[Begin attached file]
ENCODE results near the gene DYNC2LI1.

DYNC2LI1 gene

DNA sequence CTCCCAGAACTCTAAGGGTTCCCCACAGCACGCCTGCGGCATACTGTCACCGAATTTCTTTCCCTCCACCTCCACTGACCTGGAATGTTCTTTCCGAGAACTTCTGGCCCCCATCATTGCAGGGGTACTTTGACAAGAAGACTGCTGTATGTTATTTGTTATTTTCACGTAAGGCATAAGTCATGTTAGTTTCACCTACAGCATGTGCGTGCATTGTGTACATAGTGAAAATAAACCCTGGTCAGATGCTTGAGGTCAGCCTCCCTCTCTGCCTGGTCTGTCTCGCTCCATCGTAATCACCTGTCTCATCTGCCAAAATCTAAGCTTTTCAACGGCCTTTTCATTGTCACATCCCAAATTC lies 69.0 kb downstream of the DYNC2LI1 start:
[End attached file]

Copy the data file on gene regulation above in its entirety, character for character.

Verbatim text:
ENCODE results near the gene DYNC2LI1.

DYNC2LI1 gene

DNA sequence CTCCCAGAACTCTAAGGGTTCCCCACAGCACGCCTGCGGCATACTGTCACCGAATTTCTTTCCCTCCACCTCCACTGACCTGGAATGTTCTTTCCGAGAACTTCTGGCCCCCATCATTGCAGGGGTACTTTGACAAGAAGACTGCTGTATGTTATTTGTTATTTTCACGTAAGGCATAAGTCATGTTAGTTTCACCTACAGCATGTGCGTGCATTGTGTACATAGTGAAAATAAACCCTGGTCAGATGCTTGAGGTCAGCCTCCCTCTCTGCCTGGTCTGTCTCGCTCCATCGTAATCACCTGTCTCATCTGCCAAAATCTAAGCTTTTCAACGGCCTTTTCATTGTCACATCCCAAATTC lies 69.0 kb downstream of the DYNC2LI1 start: